• Strangulation, forced sex, or controlling the activities of any victim by the alleged offender; and,
  • Threats to kill.

Gwen’s Law establishes that the documented history or records can include but are not limited to sworn affidavits, police reports, and medical records.

Following the contradictory hearing, the judge or magistrate can order the alleged offender to be held without bail pending trial, when it is proven by clear and convincing evidence that there is either a substantial risk that the alleged offender may flee or that the offender poses an imminent danger to any other person or the community.

Under Louisiana Code of Criminal Procedure § 313.C.(1), a contradictory bail hearing must be held prior to setting bail for a person in custody who has either been charged with a sex offense and has been previously convicted of a sex offense. On motion of a prosecuting attorney, a court can perform an in-camera examination of the evidence against the accused, and Louisiana Code of Criminal Procedure § 313.C.(4) provides that the court must take into consideration factors listed in Article 316 of the Louisiana Code of Criminal Procedure as well as:

  • The previous criminal record of the alleged offender
  • Any potential threat or danger the defendant poses to the victim, the family of the victim, or to any member of the public, particularly children
  • Any statistical evidence prepared by the United States Department of Justice relative to the likelihood of any person convicted of sexually inappropriate conduct with a prepubescent child under 13 years of age to commit similar offenses against juvenile victims in the future.

Gwen’s Law does not establish specific criteria to determine the level of threat in domestic violence cases, and many courts have busy dockets that can make it difficult to hold contradictory hearings. The result is that some people can be denied bail despite not actually posing any risk of fleeing or being a threat of danger to others.

What are the penalties for violating Gwen’s Law?

Louisiana Code of Criminal Procedure § 313.A.(5) establishes that an alleged offender may be required to wear an electronic monitoring device and be placed under active electronic monitoring and house arrest. The court will have the power to determine the conditions of the electronic monitoring and house arrest, and a violation of those conditions could be punishable by revocation of bail and the issuance of a bench warrant for the person’s arrest, remanding the alleged offender to custody, or modification of the terms of bail.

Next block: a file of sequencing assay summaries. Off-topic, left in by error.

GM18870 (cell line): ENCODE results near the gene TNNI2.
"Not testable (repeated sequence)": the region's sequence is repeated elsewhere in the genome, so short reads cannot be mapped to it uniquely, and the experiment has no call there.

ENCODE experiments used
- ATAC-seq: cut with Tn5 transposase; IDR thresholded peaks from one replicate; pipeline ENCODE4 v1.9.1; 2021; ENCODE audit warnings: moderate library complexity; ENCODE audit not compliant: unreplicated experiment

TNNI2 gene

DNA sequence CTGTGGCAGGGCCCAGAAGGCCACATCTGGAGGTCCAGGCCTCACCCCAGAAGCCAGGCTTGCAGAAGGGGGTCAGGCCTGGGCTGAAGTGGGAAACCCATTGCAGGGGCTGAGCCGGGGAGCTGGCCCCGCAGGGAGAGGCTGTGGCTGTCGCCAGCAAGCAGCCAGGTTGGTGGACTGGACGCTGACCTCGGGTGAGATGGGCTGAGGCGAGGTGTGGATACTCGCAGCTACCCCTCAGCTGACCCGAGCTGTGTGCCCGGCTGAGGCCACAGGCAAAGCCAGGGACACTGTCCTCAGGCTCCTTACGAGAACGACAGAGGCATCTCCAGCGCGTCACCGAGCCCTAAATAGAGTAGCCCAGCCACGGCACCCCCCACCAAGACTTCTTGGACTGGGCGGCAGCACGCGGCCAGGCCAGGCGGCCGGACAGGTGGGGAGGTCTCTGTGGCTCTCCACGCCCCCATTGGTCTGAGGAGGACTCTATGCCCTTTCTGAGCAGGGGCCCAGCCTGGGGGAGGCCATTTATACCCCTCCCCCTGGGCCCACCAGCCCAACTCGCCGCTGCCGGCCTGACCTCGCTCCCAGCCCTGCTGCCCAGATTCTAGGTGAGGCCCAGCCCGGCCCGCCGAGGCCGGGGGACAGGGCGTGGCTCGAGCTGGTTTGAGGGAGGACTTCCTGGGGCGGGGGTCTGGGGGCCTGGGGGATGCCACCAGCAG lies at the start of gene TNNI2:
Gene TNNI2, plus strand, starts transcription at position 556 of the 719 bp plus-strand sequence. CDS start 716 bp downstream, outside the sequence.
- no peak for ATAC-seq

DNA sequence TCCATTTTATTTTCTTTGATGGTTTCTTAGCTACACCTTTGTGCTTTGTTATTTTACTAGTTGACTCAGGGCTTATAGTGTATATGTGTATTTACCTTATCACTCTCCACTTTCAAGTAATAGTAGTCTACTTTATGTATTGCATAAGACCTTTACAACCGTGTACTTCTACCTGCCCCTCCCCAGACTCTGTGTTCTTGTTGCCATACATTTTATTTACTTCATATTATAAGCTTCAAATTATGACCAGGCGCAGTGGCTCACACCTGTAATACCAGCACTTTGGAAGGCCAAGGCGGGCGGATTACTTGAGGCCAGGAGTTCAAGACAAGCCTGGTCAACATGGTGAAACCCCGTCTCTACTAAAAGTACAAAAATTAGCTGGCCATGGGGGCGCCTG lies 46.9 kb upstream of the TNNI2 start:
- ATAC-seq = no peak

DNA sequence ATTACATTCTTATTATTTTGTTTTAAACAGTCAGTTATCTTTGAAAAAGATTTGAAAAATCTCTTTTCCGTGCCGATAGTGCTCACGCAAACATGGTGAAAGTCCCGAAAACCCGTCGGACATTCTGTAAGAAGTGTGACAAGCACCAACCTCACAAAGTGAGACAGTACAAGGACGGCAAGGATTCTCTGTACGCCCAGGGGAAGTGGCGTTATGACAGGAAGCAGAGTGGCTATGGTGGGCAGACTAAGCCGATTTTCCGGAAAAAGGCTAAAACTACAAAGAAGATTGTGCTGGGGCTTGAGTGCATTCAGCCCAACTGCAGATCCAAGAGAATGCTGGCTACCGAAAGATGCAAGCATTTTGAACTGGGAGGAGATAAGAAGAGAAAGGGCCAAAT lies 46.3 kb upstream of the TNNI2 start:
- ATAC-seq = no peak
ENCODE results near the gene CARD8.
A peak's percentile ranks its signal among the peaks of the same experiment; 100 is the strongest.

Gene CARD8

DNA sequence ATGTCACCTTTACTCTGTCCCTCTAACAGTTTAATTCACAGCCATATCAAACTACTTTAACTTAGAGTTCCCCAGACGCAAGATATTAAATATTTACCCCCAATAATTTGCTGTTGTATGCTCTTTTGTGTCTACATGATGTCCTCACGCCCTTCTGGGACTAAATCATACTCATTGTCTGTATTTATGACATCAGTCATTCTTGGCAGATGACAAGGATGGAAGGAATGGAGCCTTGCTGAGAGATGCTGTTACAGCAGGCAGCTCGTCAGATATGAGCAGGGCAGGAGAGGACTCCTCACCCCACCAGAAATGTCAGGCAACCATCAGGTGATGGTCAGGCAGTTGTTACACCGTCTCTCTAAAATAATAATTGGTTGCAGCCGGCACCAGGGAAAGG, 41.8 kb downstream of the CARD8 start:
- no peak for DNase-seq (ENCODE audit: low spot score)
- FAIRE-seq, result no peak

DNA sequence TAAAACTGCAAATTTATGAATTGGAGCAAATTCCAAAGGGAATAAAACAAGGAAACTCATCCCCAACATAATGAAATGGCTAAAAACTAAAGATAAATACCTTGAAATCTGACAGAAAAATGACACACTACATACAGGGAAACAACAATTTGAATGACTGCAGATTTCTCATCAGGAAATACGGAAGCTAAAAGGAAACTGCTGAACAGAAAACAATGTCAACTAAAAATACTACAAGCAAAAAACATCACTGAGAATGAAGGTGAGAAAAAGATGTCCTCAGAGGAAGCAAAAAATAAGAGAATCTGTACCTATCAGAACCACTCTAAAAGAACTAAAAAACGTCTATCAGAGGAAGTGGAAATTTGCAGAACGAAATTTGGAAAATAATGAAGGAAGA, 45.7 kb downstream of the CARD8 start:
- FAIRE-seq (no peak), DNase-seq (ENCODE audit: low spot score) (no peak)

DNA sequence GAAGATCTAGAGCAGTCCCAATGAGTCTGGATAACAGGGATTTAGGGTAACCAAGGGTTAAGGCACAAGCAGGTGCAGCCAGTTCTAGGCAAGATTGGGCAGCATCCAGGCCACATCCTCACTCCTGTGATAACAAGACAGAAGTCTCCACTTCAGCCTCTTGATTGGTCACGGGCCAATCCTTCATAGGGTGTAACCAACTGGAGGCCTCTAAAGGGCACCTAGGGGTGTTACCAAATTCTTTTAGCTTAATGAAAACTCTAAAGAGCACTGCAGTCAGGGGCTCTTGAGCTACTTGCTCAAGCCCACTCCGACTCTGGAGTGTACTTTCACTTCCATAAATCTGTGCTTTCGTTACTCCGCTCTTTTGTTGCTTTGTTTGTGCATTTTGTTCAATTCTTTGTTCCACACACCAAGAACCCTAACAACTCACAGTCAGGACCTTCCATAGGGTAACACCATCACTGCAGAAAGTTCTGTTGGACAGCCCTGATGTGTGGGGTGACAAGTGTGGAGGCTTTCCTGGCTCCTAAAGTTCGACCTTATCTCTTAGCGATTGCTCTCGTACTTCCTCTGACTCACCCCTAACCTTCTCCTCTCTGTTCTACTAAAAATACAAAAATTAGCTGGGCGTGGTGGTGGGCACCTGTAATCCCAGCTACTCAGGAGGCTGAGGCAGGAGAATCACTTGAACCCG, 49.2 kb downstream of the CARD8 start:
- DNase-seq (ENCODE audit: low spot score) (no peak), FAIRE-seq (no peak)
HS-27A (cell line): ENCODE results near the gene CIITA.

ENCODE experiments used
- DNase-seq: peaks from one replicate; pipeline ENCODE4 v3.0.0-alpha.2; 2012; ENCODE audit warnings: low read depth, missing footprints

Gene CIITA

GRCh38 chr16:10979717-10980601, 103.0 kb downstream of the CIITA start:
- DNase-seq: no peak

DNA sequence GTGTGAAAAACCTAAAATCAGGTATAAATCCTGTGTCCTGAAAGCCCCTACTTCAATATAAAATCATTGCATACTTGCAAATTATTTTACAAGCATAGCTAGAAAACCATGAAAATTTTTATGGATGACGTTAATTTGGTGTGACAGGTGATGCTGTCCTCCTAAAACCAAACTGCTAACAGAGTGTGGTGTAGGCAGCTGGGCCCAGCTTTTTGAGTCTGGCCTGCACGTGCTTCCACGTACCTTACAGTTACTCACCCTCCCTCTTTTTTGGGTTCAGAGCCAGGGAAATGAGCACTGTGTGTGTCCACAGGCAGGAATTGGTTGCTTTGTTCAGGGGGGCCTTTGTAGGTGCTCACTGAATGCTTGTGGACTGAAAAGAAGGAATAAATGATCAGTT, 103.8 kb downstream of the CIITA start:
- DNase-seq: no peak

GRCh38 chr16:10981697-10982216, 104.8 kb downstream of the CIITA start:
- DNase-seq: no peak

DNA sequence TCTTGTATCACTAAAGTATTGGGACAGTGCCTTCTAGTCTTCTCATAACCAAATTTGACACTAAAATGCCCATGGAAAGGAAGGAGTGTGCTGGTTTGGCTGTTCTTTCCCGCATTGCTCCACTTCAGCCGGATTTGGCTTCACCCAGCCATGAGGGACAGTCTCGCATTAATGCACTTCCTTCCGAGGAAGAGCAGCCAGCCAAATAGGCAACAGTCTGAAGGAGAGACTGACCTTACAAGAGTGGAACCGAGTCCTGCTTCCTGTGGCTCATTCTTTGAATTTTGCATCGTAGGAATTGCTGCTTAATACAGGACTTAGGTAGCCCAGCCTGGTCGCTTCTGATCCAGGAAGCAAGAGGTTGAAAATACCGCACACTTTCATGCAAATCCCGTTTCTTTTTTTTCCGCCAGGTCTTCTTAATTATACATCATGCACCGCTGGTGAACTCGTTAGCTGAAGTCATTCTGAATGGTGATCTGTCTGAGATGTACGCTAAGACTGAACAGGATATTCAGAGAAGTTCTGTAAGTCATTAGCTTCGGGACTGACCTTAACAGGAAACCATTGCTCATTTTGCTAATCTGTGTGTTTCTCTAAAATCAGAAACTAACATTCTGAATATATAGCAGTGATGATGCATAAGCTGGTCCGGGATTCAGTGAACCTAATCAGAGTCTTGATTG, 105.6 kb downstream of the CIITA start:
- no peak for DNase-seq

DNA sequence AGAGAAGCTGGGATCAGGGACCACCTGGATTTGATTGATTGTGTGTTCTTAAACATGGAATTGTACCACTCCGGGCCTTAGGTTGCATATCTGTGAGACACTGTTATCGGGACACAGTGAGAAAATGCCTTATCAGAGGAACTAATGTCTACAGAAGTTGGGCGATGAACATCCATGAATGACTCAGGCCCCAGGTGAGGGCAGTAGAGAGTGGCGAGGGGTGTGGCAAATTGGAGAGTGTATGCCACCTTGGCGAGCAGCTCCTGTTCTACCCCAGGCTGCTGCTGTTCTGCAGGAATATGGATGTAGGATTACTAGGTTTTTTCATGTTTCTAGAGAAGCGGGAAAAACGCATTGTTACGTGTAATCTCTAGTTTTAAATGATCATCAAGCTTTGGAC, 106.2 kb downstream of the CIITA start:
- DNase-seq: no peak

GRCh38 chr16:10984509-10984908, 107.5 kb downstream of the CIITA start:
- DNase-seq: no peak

Were you charged with domestic violence? The Norris Law Group can help.

A lawyer will be a tremendous advantage at a contradictory hearing, because they will be able to protect your rights and ensure all mitigating and aggravating factors are considered. An attorney can also advocate for a reasonable and affordable bail amount.

If you or your loved one was arrested in Louisiana for an alleged crime of domestic violence and are awaiting a Gwen’s Law hearing, you will want to be sure that you retain legal counsel. Do not go into a contradictory hearing by yourself. Instead, trust your case to Attorney Ebonee Norris and her experienced and compassionate team. We know that domestic violence allegations can be difficult to bear and the consequences of a conviction can be intimidating. Let us be your voice, and let us fight for you.

The Norris Law Group serves clients in Shreveport-Bossier and many other surrounding areas. Call (318) 771-7000 or contact us online to schedule a consultation.